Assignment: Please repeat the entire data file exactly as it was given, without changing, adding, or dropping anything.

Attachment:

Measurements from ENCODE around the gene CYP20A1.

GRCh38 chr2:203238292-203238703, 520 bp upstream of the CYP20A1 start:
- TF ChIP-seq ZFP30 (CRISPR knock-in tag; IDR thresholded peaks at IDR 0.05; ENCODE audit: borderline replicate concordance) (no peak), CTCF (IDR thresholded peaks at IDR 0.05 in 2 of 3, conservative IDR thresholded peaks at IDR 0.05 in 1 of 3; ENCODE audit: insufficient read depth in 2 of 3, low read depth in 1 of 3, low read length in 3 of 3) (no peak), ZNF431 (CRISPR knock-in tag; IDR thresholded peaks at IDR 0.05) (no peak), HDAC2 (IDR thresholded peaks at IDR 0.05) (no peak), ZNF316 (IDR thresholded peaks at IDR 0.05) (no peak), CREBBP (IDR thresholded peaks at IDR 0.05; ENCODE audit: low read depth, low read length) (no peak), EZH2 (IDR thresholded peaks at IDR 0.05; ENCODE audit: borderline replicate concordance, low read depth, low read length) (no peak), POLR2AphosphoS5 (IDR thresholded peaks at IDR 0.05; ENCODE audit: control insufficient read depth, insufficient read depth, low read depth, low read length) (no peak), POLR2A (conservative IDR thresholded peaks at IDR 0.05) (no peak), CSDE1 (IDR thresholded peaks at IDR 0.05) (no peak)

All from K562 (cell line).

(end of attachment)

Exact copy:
Measurements from ENCODE around the gene CYP20A1.

GRCh38 chr2:203238292-203238703, 520 bp upstream of the CYP20A1 start:
- TF ChIP-seq ZFP30 (CRISPR knock-in tag; IDR thresholded peaks at IDR 0.05; ENCODE audit: borderline replicate concordance) (no peak), CTCF (IDR thresholded peaks at IDR 0.05 in 2 of 3, conservative IDR thresholded peaks at IDR 0.05 in 1 of 3; ENCODE audit: insufficient read depth in 2 of 3, low read depth in 1 of 3, low read length in 3 of 3) (no peak), ZNF431 (CRISPR knock-in tag; IDR thresholded peaks at IDR 0.05) (no peak), HDAC2 (IDR thresholded peaks at IDR 0.05) (no peak), ZNF316 (IDR thresholded peaks at IDR 0.05) (no peak), CREBBP (IDR thresholded peaks at IDR 0.05; ENCODE audit: low read depth, low read length) (no peak), EZH2 (IDR thresholded peaks at IDR 0.05; ENCODE audit: borderline replicate concordance, low read depth, low read length) (no peak), POLR2AphosphoS5 (IDR thresholded peaks at IDR 0.05; ENCODE audit: control insufficient read depth, insufficient read depth, low read depth, low read length) (no peak), POLR2A (conservative IDR thresholded peaks at IDR 0.05) (no peak), CSDE1 (IDR thresholded peaks at IDR 0.05) (no peak)

All from K562 (cell line).